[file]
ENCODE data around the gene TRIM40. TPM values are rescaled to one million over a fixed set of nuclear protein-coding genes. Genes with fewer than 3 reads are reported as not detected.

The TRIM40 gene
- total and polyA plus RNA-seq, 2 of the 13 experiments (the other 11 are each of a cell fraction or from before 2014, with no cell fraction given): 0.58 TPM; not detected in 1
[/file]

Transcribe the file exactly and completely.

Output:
ENCODE data around the gene TRIM40. TPM values are rescaled to one million over a fixed set of nuclear protein-coding genes. Genes with fewer than 3 reads are reported as not detected.

The TRIM40 gene
- total and polyA plus RNA-seq, 2 of the 13 experiments (the other 11 are each of a cell fraction or from before 2014, with no cell fraction given): 0.58 TPM; not detected in 1